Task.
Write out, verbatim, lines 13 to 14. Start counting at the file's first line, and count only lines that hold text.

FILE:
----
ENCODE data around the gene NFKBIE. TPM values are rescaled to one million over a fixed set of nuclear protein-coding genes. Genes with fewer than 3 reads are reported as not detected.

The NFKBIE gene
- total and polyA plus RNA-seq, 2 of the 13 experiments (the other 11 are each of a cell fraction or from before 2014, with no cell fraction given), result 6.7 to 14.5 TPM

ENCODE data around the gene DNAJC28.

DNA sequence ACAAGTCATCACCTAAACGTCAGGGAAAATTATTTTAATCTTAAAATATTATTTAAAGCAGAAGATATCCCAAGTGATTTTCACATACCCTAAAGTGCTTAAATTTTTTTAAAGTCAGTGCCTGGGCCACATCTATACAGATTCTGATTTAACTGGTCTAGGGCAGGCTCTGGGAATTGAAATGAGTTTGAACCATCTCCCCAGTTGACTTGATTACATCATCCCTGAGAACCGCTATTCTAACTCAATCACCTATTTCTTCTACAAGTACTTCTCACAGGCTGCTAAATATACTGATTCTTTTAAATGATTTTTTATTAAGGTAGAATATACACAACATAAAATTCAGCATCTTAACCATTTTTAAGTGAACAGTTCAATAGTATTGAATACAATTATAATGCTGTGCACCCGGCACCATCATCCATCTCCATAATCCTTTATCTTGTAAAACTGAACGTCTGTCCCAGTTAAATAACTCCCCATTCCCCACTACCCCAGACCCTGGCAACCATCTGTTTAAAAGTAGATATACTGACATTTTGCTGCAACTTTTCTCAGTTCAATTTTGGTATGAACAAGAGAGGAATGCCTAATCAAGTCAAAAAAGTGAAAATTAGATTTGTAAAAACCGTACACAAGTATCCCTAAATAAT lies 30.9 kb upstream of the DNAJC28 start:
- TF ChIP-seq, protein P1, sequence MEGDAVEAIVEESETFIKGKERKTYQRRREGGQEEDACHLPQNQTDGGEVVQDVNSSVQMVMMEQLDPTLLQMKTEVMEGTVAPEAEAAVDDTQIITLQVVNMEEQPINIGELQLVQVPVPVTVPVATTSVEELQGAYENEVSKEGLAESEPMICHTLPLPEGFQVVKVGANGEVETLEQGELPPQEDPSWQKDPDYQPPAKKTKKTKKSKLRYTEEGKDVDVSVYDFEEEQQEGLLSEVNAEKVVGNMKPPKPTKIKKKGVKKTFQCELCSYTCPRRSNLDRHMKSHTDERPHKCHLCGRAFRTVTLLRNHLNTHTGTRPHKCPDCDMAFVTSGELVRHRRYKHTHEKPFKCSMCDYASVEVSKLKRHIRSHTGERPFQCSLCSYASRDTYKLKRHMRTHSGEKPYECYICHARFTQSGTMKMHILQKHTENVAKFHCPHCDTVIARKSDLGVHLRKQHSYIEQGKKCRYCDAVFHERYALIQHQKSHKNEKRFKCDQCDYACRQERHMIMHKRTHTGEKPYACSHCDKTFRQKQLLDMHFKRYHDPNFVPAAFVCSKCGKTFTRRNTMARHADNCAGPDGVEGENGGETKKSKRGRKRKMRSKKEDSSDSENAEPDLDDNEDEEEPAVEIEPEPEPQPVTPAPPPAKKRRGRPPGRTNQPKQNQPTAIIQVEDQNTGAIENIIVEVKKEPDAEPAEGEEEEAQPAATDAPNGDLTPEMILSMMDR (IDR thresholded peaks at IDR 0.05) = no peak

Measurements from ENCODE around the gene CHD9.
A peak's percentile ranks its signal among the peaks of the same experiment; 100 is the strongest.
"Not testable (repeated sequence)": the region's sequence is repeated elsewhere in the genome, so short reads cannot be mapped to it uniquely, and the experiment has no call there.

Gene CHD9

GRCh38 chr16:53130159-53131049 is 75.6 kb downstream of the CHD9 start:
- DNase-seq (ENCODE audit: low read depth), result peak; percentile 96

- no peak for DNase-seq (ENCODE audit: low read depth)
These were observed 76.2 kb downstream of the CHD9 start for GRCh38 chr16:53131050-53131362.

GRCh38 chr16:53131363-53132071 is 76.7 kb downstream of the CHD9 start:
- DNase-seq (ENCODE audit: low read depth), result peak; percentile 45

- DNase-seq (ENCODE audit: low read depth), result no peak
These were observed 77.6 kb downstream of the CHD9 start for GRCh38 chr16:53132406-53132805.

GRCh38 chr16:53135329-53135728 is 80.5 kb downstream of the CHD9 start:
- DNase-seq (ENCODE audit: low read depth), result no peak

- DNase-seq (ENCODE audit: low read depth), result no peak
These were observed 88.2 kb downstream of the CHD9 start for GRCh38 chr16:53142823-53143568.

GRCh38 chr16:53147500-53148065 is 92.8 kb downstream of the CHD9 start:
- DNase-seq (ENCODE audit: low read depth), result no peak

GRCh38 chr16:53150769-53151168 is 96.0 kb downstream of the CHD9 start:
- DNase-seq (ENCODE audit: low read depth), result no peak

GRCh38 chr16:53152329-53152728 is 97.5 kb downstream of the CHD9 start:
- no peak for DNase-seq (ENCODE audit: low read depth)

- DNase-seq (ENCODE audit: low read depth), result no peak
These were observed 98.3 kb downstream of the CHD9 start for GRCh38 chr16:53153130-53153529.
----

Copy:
- no peak for DNase-seq (ENCODE audit: low read depth)
These were observed 76.2 kb downstream of the CHD9 start for GRCh38 chr16:53131050-53131362.